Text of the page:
WHAT WE’RE TALKING ABOUT
Here is an overview of what we’re talking about. Listed below the summary is a “parent cue” to help you dialog with your child about the session. The question is intended not just to be asked by you, but to be responded to by BOTH of you. Use this opportunity to find out what God is teaching your child, and allow your child to see what God is teaching you as well.
NEW FRIEND REQUEST
We all want friends—even if we don’t want to admit it. We all want someone to hang out with, someone to talk to, someone who knows us. But friendship requires something from us. It’s not just what we get or what makes us feel comfortable or happy. There’s a smart way to do friendship, a way with intention, a way that will draw us closer to God’s heart—if we surround ourselves with the right people. That doesn’t mean our friends have to be clones of us—but it does mean that they at least help us move in the right direction.
Session One: ACCEPT?
Middle School – Nov 6; High School – Nov 13
Having friends is great. Whether you want one, or you already have one, there’s just something about having other people in your life who you can count on. For many, friendships just happen. A new friend is in the right place at the right time. And while friendships may start out randomly, there is an intentionality about who we allow close to us—and that’s not necessarily a bad thing. Because the people who are closest to you have influence on your life. They help shape who you are. So who are the friends closest to you . . . and how are they influencing you?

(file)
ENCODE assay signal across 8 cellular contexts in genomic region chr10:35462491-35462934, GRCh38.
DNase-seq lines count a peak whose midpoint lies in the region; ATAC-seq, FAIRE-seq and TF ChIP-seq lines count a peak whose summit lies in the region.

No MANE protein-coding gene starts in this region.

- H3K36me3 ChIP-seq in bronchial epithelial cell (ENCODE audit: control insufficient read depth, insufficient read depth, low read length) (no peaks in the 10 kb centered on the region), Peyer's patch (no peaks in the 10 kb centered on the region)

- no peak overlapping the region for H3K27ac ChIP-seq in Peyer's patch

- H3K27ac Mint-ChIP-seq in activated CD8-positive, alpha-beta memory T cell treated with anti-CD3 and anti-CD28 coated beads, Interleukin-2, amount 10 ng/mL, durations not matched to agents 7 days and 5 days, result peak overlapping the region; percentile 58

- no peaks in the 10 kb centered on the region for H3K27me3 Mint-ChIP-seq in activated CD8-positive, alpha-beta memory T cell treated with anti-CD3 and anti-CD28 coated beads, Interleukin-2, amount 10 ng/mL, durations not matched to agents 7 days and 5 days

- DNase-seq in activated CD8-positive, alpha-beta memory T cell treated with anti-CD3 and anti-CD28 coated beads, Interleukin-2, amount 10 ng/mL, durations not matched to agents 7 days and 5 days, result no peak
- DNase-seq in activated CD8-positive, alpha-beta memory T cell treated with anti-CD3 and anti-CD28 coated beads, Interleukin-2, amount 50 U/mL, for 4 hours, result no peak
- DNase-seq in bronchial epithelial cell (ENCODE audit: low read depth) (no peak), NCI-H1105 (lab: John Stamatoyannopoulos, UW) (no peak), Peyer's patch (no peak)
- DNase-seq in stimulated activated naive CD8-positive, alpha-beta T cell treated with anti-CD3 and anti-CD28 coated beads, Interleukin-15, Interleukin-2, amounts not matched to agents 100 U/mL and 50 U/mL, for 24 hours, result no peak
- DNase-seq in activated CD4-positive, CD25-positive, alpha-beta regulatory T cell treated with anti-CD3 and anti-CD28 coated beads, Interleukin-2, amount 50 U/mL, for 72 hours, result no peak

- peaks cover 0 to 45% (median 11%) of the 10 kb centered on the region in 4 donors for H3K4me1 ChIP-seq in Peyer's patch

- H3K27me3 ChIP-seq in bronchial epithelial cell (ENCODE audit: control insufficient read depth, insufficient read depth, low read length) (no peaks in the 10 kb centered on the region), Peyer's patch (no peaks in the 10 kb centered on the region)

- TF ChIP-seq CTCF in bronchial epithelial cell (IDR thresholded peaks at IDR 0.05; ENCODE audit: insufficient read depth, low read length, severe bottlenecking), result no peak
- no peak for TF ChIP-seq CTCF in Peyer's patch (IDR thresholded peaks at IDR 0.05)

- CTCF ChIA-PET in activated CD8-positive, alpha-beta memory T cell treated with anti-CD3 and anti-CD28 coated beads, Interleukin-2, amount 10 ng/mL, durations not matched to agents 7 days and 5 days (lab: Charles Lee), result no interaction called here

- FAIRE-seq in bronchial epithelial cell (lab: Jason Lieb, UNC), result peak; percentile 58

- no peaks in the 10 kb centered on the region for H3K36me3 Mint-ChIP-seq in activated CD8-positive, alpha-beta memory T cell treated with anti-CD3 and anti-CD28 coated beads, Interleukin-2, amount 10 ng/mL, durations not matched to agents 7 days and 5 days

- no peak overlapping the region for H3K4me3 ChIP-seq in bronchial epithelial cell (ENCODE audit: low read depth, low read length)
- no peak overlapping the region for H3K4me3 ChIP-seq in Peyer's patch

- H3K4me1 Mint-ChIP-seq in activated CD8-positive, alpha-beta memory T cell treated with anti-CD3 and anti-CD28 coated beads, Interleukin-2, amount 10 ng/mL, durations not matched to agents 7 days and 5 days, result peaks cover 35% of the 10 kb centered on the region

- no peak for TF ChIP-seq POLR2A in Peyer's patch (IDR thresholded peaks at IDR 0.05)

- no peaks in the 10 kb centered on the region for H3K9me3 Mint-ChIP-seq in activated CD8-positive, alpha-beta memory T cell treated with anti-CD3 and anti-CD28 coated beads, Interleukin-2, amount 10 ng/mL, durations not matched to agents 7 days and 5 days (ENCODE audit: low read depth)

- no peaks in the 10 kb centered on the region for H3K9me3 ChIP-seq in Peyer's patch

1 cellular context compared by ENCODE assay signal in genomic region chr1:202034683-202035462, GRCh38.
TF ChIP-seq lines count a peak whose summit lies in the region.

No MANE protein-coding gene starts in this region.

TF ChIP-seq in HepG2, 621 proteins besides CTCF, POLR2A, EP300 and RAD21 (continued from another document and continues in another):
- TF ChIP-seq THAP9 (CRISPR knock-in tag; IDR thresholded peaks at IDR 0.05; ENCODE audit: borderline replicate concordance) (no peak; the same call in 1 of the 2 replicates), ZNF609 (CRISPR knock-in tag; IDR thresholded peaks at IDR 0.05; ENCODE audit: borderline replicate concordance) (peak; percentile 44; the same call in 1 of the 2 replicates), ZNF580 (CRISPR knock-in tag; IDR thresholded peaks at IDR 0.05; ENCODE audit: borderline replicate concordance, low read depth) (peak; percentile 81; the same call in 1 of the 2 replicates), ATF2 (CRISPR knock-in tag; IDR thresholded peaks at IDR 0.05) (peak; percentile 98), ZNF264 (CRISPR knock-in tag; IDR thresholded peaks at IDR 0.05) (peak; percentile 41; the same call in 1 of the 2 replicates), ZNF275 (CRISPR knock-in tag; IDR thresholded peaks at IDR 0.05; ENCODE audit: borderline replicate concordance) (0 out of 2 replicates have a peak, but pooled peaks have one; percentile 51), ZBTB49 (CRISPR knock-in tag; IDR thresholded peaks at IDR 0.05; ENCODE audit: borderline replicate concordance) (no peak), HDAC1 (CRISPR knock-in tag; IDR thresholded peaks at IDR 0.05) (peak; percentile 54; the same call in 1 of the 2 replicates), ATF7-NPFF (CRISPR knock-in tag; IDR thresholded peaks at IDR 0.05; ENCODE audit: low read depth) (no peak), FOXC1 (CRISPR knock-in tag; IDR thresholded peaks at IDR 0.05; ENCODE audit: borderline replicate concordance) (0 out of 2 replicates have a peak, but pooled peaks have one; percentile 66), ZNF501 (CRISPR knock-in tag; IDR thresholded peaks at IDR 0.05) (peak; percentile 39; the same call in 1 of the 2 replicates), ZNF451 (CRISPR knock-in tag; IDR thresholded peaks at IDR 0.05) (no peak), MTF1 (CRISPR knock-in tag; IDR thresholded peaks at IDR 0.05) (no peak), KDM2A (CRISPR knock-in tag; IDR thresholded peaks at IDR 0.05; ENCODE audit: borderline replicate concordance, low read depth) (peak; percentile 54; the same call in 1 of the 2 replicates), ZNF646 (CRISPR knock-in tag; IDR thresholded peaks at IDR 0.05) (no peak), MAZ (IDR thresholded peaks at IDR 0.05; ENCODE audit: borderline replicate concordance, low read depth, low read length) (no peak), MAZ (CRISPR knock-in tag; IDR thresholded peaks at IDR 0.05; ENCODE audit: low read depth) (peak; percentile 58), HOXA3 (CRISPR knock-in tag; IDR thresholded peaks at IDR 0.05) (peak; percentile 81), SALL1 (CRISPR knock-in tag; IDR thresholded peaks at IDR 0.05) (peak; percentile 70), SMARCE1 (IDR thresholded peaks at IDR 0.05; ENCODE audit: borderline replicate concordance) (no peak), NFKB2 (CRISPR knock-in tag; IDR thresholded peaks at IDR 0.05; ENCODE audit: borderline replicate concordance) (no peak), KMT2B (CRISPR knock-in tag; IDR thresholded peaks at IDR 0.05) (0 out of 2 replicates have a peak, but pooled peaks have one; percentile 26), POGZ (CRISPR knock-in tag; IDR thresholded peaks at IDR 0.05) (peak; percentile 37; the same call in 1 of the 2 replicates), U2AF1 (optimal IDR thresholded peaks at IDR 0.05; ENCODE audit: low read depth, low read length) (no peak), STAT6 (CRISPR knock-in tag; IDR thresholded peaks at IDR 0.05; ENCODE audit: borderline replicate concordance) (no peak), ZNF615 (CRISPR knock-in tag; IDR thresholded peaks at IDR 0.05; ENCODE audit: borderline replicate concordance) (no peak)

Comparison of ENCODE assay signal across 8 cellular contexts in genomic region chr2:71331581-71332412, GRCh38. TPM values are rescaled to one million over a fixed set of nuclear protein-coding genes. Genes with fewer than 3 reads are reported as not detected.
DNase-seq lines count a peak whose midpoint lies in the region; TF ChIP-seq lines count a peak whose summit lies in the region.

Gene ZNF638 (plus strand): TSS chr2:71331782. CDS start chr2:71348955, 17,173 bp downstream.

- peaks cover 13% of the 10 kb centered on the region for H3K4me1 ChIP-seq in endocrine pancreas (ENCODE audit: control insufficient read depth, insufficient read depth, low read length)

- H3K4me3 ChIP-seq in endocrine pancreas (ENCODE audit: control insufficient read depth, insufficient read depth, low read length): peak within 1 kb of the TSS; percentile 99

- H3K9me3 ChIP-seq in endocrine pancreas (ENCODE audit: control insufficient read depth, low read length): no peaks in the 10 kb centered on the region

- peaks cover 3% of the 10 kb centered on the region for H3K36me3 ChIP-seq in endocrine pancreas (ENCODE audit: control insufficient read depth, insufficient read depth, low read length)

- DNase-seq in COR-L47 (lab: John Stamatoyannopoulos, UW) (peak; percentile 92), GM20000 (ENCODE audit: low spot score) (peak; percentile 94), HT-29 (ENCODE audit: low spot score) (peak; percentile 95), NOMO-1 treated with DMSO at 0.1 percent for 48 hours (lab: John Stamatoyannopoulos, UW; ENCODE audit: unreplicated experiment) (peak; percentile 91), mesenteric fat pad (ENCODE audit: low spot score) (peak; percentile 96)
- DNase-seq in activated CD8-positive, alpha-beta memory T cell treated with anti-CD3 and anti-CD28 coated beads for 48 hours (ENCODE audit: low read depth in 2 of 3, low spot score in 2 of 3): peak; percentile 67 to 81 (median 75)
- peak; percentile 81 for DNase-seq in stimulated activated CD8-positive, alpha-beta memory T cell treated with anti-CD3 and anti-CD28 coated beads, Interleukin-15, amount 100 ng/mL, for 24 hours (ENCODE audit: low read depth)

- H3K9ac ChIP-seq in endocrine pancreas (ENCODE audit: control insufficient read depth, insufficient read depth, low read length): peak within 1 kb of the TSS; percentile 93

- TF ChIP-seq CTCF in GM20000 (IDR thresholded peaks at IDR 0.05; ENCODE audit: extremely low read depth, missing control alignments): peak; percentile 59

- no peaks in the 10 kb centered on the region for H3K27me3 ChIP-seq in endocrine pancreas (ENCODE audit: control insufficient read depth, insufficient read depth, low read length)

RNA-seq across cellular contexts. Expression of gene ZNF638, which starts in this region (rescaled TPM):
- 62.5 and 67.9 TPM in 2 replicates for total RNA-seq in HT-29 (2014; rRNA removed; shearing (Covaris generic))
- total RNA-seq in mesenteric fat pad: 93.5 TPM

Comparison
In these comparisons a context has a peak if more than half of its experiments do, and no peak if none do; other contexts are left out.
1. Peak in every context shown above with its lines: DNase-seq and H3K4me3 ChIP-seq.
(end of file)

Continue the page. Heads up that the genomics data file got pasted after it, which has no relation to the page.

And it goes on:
Session One Parent CUE: Who are some of your closest friends? Why are these people so important to you?
Session Two: RESPOND?
Middle School – Nov 20; High School – Dec 4
Someone to listen to my problems. Someone to do stuff with. Someone to talk to constantly. Someone to hang out with. When you make a list of what qualities you want in a friend, how many of the things on your list involve what that person can do for you? Most of us would have to admit that it’s a lot. But the best friendships are ones that are not just about what the other person can do for you—the best friendships also involve how you can be there for someone
else. How you can listen, instead of always talking. How you can give someone space when he or she needs it, or just hang out when your friend needs that too. In other words, the best friendships are not centered solely on you—and that’s a good thing.
Session Two Parent CUE: What are some ways you’ve been able to help out your friends?
Session Three: IGNORE?
Middle School – Dec 11; High School – Dec 18
Relationships=conflict. It’s natural. It’s part of two people relating to one another because at some point, you’re not going to agree. One person will do something the other person doesn’t like. One person will let the other person down. One person will say or do something stupid. It happens. And at some point, it happens to us—either we’re the person making the mess, or the one who is feeling the effects of the mess. So how do you navigate your way through the drama? Do you just ignore it and hope it goes away? Do you just drop that friend? Or do you find a way to work it out? The choice is yours.